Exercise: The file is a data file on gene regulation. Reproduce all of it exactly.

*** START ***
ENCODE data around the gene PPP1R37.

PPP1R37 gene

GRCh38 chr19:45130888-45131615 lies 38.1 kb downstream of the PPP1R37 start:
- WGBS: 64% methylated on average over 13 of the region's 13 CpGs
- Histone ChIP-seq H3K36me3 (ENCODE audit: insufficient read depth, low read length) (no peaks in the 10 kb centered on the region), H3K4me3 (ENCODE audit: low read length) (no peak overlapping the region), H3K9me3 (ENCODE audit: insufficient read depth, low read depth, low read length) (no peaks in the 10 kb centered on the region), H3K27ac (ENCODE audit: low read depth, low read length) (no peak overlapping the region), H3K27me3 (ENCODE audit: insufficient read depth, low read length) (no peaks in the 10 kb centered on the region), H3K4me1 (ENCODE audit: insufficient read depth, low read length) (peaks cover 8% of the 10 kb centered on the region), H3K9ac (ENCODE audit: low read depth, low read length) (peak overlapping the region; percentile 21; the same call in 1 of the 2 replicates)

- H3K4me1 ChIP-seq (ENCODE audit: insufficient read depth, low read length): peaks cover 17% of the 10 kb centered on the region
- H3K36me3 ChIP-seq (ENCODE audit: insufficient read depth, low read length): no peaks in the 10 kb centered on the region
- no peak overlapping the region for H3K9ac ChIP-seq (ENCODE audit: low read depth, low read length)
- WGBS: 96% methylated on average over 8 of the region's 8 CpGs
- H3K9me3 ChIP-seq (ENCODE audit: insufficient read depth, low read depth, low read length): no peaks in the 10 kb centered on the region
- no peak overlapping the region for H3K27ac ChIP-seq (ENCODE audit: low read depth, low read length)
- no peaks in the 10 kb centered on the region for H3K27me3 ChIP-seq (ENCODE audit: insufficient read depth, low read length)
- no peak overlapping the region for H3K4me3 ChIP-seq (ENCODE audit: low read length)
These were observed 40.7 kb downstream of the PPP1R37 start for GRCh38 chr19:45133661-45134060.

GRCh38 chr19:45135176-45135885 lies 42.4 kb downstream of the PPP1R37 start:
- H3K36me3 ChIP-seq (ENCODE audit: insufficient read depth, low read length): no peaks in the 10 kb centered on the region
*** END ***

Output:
ENCODE data around the gene PPP1R37.

PPP1R37 gene

GRCh38 chr19:45130888-45131615 lies 38.1 kb downstream of the PPP1R37 start:
- WGBS: 64% methylated on average over 13 of the region's 13 CpGs
- Histone ChIP-seq H3K36me3 (ENCODE audit: insufficient read depth, low read length) (no peaks in the 10 kb centered on the region), H3K4me3 (ENCODE audit: low read length) (no peak overlapping the region), H3K9me3 (ENCODE audit: insufficient read depth, low read depth, low read length) (no peaks in the 10 kb centered on the region), H3K27ac (ENCODE audit: low read depth, low read length) (no peak overlapping the region), H3K27me3 (ENCODE audit: insufficient read depth, low read length) (no peaks in the 10 kb centered on the region), H3K4me1 (ENCODE audit: insufficient read depth, low read length) (peaks cover 8% of the 10 kb centered on the region), H3K9ac (ENCODE audit: low read depth, low read length) (peak overlapping the region; percentile 21; the same call in 1 of the 2 replicates)

- H3K4me1 ChIP-seq (ENCODE audit: insufficient read depth, low read length): peaks cover 17% of the 10 kb centered on the region
- H3K36me3 ChIP-seq (ENCODE audit: insufficient read depth, low read length): no peaks in the 10 kb centered on the region
- no peak overlapping the region for H3K9ac ChIP-seq (ENCODE audit: low read depth, low read length)
- WGBS: 96% methylated on average over 8 of the region's 8 CpGs
- H3K9me3 ChIP-seq (ENCODE audit: insufficient read depth, low read depth, low read length): no peaks in the 10 kb centered on the region
- no peak overlapping the region for H3K27ac ChIP-seq (ENCODE audit: low read depth, low read length)
- no peaks in the 10 kb centered on the region for H3K27me3 ChIP-seq (ENCODE audit: insufficient read depth, low read length)
- no peak overlapping the region for H3K4me3 ChIP-seq (ENCODE audit: low read length)
These were observed 40.7 kb downstream of the PPP1R37 start for GRCh38 chr19:45133661-45134060.

GRCh38 chr19:45135176-45135885 lies 42.4 kb downstream of the PPP1R37 start:
- H3K36me3 ChIP-seq (ENCODE audit: insufficient read depth, low read length): no peaks in the 10 kb centered on the region